Saudi Arabia must end blame game if it wants to develop nuclear weapons

2020-11-18 15:24:57
Saudi Arabia must end blame game if it wants to develop nuclear weapons

Iran’s permanent representative to Vienna-based international organizations has stated that Saudi officials should stop engaging in blame-shifting if it wants to go down the path of developing nuclear weapons and come up with an excuse for avoiding collaboration with the International Atomic Energy Agency (IAEA).

In two separate tweets posted on Tuesday, Kazem Gharibabadi responded to recent anti-Iranian comments by Saudi Arabia’s Minister of State for Foreign Affairs Adel al-Jubeir, who told the DPA news agency in an interview that the kingdom “reserves the right” to arm itself with nuclear weapons in case Iran cannot be stopped from making one.

“Scapegoating and fearmongering are two common and classic methods used by demagogues!” Gharibabadi tweeted.

“If you want to pursue a nuclear weapon program, or you are seeking for an excuse to justify your lack of cooperation with the IAEA or your outdated safeguard system, at least have the courage to admit it and pay the price for it, don’t blame your wrongdoings on others by lies,” he said.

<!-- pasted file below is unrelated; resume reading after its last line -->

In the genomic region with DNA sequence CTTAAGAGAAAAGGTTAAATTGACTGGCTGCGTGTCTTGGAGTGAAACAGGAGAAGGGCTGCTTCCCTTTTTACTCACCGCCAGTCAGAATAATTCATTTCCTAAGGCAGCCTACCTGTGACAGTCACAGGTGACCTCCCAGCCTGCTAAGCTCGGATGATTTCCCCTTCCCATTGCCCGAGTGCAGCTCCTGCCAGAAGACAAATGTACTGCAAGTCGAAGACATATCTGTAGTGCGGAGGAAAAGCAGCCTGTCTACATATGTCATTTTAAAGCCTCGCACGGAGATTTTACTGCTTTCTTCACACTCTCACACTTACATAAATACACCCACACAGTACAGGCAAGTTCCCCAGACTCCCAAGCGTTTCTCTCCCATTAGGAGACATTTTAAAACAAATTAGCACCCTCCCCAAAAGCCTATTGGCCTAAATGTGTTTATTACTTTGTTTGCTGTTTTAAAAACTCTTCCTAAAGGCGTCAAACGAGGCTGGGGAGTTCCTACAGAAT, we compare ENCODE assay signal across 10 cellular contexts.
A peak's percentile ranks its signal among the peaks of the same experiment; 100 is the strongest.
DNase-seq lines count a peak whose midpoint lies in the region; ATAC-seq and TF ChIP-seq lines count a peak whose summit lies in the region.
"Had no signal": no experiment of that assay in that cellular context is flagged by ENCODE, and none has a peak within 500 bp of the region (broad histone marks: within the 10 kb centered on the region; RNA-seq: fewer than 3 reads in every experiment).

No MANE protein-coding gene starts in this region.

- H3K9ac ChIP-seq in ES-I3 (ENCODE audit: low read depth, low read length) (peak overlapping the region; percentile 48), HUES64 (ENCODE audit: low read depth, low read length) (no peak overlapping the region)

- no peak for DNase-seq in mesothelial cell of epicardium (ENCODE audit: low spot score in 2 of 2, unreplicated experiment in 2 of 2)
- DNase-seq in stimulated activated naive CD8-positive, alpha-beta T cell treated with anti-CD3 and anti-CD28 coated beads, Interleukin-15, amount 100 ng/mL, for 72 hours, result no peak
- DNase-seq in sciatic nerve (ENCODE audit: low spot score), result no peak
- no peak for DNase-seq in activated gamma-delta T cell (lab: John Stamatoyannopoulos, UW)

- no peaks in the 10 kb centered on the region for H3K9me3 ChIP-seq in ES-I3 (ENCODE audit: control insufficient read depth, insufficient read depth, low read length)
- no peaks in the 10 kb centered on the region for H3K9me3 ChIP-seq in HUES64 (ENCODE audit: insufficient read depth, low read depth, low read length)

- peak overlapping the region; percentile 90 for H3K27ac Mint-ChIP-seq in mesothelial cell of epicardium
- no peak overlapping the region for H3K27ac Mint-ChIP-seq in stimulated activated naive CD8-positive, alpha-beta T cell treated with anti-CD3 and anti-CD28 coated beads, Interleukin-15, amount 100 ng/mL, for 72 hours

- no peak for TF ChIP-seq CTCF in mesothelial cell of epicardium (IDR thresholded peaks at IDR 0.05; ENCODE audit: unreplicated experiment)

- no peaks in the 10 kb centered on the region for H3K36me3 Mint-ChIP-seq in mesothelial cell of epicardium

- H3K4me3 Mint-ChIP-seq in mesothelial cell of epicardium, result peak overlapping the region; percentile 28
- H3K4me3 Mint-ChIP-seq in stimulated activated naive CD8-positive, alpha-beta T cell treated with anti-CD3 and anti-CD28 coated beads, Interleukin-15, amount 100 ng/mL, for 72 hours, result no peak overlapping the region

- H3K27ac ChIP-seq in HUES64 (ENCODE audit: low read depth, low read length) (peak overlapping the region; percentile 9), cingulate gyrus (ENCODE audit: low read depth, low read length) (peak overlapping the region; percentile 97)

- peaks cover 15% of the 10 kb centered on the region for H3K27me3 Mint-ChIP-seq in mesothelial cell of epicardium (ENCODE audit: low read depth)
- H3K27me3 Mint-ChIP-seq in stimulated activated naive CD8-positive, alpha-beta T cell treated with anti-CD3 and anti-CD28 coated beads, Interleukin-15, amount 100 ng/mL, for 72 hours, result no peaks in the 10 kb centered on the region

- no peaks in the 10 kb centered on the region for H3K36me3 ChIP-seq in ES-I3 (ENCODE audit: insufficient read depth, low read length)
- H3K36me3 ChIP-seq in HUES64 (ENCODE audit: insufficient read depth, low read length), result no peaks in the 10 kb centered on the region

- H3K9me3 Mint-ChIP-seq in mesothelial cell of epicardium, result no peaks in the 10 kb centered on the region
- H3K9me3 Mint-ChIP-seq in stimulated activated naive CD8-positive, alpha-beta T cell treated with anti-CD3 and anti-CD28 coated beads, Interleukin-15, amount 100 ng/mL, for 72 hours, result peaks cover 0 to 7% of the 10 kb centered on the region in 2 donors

Riyadh’s nuclear ambitions have become a serious source of heightened concern for the global community in recent years, particularly after Saudi Crown Prince Mohammed bin Salman first hinted in 2018 that the kingdom might go down the nuke path.

During a trip to the United States in mid-March 2018, the heir to the Saudi throne remarked that if Iran develops a nuclear bomb, “we will follow suit as soon as possible.”

The kingdom has thus far kept its nuclear activities secret, rejecting calls for it to implement the IAEA’s Comprehensive Safeguards Agreements, a comprehensive system of inspection and verification of the peaceful uses of nuclear materials.

Reports about Saudi Arabia’s secret nuclear activities were confirmed earlier this year by satellite images, which clearly showed a large compound in a location in the middle of the desert.

Citing Western authorities, The Wall Street Journal announced in early August that Saudi Arabia, with Chinese assistance, has built a facility for extraction of yellowcake from uranium ore near the remote town of al-Ula.

The New York Times also said American intelligence agencies had found what seemed to be an undeclared nuclear site not too far from the town of al-Uyaynah, which is located 30 kilometers northwest of Riyadh, and its Solar Village.

Iran has stated that its retaliatory measures are definitely reversible if the other sides fulfill their contractual JCOPA obligations.


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